New Mexico's gypsy invasion
The Gypsies are a colorful, nomadic people numbering about 1 million who roam throughout the world. Originally from India, they speak their own language, called Romany, and specialize in the business of trading and in public entertainment. Holding firmly to their native customs, they refuse to assimilate.
After 1850, Gypsy bands from Mexico began to make periodic excursions into the Southwest. They wore flamboyant costumes — the men, for example, were garbed in loud shirts, baggy trousers and a silk sash. Many men wore an earring and on their heads a fez with a long tassel.
Actually, most of the "Mexican" Gypsies had been born in the Near East, hence their use of the fez. Seeing those distinctive caps, the Hispanic folk of the upper Rio Grande Valley always called their wearers not Gypsies, but Los Turcos (Turks) or Los Arabes (Arabs).
In the popular mind, the Gypsies were sometimes confused with genuine Arabs, who appeared in New Mexico in the 1890s and became involved in the sheep business.
For reasons I find difficult to understand, folklorists have not paid much attention to New Mexico's fascinating body of Gypsy lore. It is a subject that has been buried and is now almost forgotten.
Thirty years ago, I began collecting the stories of old-timers who could remember as children the annual coming of the Gypsies. In those days they traveled, like Spanish Gypsies, on horseback, with pack mules or in caravans of brightly colored wagons.
The late Samuel Lucero, of San José on the Pecos River, recalled that the wagon train of Turcos came to his village each spring when he was a boy early in this century. They always camped along the river where water, firewood and grazing were available.
In those sleepy farming villages where nothing much ever happened, arrival of the Gypsies was eagerly anticipated. The women would fan out through the community offering to tell fortunes, and the men would parade performing bears and monkeys in the streets. For payment of a dime, they would have the bears dance.
Olibama López Tushar, who grew up in a tiny farming settlement on the New Mexico-Colorado border, said: "The appearance of the Gypsies was a mixed blessing. They were welcome not only because they broke the monotony, but because they bought many chickens to feed the bears, and they always paid in cash."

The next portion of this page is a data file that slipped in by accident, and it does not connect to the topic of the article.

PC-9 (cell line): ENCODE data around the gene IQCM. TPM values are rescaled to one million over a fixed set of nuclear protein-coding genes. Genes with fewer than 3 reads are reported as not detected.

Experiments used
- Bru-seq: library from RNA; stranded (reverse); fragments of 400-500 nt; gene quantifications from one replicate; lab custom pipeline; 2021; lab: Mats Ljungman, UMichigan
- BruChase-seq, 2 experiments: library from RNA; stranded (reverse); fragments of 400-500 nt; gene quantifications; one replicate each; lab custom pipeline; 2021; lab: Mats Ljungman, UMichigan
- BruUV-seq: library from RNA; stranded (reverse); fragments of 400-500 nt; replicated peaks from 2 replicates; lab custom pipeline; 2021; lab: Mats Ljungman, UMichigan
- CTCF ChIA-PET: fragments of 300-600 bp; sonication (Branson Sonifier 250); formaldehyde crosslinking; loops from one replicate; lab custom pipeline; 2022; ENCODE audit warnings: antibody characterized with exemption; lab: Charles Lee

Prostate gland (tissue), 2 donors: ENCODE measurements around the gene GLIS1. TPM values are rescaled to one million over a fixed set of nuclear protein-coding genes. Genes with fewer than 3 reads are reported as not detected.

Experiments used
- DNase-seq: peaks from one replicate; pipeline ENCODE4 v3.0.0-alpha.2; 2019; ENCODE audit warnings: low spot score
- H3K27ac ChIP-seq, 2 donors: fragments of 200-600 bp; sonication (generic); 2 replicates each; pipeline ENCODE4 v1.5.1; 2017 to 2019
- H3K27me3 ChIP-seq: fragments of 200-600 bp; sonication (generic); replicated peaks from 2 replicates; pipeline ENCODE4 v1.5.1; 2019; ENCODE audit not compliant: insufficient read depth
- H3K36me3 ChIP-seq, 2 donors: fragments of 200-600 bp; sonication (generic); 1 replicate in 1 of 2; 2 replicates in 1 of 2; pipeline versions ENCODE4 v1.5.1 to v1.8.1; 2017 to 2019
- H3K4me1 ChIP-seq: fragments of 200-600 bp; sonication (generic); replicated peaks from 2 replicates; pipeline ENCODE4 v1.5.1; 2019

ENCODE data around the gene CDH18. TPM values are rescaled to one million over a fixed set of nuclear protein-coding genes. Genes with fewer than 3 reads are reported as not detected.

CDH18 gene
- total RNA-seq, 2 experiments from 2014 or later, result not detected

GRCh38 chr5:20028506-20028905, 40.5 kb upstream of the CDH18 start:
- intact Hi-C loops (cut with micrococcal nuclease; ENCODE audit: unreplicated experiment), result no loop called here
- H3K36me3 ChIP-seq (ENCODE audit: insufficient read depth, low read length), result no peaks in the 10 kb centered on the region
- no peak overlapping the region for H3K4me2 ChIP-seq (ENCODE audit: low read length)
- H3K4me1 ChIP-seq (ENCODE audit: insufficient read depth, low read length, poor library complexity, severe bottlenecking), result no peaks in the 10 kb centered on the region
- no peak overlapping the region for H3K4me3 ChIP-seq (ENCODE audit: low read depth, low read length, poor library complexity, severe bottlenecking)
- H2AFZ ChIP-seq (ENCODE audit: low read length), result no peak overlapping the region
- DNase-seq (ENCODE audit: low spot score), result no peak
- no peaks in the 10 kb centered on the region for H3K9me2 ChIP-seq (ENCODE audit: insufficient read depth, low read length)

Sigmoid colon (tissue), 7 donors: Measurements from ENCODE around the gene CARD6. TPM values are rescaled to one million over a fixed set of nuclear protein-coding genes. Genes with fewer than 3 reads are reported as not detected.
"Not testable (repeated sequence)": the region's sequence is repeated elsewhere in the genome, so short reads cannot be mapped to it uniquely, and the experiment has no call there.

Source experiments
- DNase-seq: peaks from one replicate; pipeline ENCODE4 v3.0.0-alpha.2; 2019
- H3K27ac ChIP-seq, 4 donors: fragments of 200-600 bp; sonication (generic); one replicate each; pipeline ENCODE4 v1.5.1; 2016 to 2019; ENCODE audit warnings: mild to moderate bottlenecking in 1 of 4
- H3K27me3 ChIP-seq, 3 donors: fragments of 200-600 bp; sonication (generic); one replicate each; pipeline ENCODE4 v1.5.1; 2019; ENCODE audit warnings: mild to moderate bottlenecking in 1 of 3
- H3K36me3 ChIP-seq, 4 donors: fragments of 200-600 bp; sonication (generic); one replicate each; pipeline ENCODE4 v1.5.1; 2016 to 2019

But she adds that the visitors were feared as well because they stole everything in sight. Some people I interviewed said they remembered that while the Gypsy woman was diverting the family with her fortune telling, her husband would slip around back and raid the henhouse.
The going price for telling a fortune was 25 cents, but if the client was poor and couldn't afford it, the Gypsy might drop the fee to a dime, but never lower than that.
Since Gypsy women were thought to have curing powers, they often ran a simple scam. If a family had someone sick, the visiting woman asked for a dollar bill. She then placed it in a glass and covered the glass with a handkerchief. Next she would explain that for the ill person to be healed, the dollar must disappear.
After some arcane words were pronounced and the handkerchief snatched away, the money always mysteriously vanished. Of course, it ended up in Gypsy pockets, and at least a few of the rural folk figured out that they had been duped.
The main business of the men was horse trading. Behind every wagon train, the young fellows drove a herd of animals. When it came to hiding a horse's defects from a potential customer, they knew every trick in the book.
Gullible farmers entered into a trade at their own peril. They liked to think that they could outsmart a Gypsy, but almost every time they themselves were taken to the cleaners.
One of the most fervently held folk beliefs was that Gypsies stole children, and here in New Mexico it was universally rumored that they ate them. However, that never seemed to stop crowds of little boys from following a Gypsy caravan out of town as it left.
For some reason, the years after 1910 saw a flood of Gypsies entering the Southwest. They floated through El Paso, Roswell, Silver City and then up the Rio Grande into Colorado. The tide stopped altogether during World War I.
By 1920 they were back, but riding in automobiles — sedans and touring cars. By the 1940s, the Gypsies began to fade from the scene, and today their marvelous caravans of old are just a faint memory.